Need a job? Ask the Oracle (boss)

Former HP boss Mark Hurd may be offered a job by Oracle's Larry Ellison. Nice to have friends in high places...

by MT Staff
Last Updated: 19 Aug 2013
A rapid turnaround in fortunes for Mark Hurd: the man who was ousted as CEO of Hewlett-Packard last month, amid harassment and dodgy expenses claims, is reportedly on the brink of taking at senior management role at fellow Silicon Valley behemoth Oracle. The latter's boss Larry Ellison is an old tennis buddy of Hurd's, and publicly slammed HP's decision at the time; now it seems he's going one step further by offering Hurd a job. In many ways it makes sense: Hurd's undoubtedly a talented exec, who'll have some valuable knowledge and experience to bring to Oracle. But while it's great news for Hurd, we can't help feeling a bit sorry for the poor soul who's going to shunted sideways, downwards or out to accommodate the boss's mate...

In these times of extreme corporate scrutiny, you'd have expected Hurd to be out of the spotlight for a while following his acrimonious departure from HP. But it clearly helps to have mates in high places - especially when that mate is America’s third-richest man. Larry Ellison, the Oracle chief and Silicon Valley legend, came out in 'defense' of his tennis buddy in the wake of his ousting early last month, emailing the New York Times to describe HP’s handling of the affair as ‘cowardly', and suggesting (with some justification) that Hurd had spent five years doing a ‘brilliant job’ after ‘a long list of failed CEOs’. He even called it ‘the worst personnel decision since the idiots on the Apple board fired Steve Jobs’. In the Valley, it doesn't get any ruder than that.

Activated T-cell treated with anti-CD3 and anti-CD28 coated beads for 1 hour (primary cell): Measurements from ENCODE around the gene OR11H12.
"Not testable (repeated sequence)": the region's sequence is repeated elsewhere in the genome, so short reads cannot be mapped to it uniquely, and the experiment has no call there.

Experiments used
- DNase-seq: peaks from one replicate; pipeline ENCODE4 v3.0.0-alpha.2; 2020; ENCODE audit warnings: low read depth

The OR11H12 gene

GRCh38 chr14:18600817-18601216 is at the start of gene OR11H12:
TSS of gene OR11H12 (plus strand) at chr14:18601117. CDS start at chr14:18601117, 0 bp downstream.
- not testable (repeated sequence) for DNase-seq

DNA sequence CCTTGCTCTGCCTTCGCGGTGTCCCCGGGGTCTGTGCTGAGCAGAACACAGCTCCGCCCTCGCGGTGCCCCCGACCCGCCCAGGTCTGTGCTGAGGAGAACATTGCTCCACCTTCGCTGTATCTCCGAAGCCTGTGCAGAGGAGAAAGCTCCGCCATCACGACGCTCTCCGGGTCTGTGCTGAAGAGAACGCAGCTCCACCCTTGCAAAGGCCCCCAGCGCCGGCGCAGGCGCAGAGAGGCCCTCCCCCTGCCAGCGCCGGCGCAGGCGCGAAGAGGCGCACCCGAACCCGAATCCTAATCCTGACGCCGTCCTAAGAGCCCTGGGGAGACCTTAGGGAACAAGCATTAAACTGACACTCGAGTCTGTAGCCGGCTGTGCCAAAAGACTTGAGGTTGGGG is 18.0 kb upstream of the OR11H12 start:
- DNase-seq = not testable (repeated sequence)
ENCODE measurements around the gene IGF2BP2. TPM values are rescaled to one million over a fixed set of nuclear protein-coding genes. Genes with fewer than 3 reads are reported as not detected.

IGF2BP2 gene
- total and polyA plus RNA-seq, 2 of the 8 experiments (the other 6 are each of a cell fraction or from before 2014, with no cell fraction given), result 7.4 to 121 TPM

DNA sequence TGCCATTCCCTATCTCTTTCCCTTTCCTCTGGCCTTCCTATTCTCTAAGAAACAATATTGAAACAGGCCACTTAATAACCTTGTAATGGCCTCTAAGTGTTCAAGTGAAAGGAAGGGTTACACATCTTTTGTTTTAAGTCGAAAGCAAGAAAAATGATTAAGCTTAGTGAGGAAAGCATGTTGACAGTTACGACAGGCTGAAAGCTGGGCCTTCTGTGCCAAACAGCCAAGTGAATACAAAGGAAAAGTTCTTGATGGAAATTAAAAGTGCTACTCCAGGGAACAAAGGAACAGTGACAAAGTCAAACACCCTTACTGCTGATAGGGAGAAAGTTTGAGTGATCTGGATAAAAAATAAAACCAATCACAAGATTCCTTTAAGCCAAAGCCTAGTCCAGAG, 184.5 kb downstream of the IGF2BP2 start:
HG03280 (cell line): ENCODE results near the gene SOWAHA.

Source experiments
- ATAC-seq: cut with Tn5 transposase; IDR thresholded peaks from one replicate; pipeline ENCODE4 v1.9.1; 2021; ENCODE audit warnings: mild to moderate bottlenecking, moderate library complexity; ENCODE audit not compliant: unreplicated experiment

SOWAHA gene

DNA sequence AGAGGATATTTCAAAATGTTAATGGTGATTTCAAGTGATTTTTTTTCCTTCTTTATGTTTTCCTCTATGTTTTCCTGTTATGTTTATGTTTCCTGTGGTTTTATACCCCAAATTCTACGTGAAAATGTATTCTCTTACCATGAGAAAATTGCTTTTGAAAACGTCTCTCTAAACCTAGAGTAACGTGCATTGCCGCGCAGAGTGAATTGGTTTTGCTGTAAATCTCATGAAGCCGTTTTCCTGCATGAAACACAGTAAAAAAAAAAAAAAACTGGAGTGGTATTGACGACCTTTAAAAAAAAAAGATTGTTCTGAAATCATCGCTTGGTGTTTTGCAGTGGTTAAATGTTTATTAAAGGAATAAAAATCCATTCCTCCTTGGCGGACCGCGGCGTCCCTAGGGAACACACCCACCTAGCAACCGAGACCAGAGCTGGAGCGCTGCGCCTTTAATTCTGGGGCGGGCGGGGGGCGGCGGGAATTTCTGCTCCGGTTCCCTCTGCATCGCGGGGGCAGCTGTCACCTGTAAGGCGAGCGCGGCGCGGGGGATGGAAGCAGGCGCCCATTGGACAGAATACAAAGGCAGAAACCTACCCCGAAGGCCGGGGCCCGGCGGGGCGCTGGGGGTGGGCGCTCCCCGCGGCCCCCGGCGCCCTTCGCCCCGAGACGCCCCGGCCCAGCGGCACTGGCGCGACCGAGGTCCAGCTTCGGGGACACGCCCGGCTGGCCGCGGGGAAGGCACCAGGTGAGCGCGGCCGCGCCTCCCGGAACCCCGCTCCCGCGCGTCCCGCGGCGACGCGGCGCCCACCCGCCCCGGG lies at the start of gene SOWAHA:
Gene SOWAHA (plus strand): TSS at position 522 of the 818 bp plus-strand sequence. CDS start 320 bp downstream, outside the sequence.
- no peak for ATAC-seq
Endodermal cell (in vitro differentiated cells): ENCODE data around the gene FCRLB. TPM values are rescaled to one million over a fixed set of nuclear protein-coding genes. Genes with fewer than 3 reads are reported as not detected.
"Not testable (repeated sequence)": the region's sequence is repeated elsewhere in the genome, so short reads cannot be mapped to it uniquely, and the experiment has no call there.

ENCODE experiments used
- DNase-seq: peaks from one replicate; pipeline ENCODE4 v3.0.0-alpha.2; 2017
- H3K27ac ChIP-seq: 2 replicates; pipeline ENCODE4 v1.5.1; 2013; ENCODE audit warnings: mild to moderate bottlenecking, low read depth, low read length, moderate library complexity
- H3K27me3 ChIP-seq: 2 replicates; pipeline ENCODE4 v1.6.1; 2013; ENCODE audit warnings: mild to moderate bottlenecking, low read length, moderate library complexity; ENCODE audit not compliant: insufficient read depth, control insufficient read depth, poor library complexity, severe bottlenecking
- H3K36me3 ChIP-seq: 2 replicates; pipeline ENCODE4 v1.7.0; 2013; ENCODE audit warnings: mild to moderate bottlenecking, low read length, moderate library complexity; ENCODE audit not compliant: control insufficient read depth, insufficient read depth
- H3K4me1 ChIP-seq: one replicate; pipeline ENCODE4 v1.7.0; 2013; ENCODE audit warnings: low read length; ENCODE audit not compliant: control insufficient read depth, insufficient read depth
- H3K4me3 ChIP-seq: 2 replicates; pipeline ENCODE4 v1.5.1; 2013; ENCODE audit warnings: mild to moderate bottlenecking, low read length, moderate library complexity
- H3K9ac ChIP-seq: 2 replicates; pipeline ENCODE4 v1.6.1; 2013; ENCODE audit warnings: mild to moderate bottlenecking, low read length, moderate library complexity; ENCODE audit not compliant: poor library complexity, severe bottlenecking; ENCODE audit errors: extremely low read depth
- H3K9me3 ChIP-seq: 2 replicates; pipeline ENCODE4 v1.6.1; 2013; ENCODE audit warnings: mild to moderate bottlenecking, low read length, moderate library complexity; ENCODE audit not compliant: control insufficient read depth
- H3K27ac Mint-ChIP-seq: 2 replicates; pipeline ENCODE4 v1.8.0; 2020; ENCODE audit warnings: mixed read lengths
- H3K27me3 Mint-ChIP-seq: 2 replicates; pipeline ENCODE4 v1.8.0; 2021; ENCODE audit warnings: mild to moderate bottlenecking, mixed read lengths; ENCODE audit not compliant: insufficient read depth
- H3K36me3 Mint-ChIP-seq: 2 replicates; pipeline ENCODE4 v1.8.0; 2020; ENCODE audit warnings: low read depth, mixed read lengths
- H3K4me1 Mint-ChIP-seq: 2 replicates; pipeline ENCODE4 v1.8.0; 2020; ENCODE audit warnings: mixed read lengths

Hurd's professional credentials aren’t in any doubt. He was doing a cracking job at HP before the scandal struck, making it the number one technology company and the world's biggest PC maker; its stock market value nearly doubled during his tenure. And if he does join Ellison's firm, it would be another kick in the motherboard for HP. It's already facing a shareholder lawsuit from a Massachusetts pension fund, which is claiming that getting rid of Hurd wiped £9bn off its stock. Worse still, Oracle's acquisition of Sun Microsystems in January brought it into direct competition with HP in the hardware space for the first time – so HP may end up handing over a wealth of insider knowledge to a genuine rival. Sometimes impeccable corporate governance comes at a cost.

And spare a thought for Oracle's current senior management. Even if Hurd technically comes in with a brand new job title, they're unlikely to be happy about their diminished influence...

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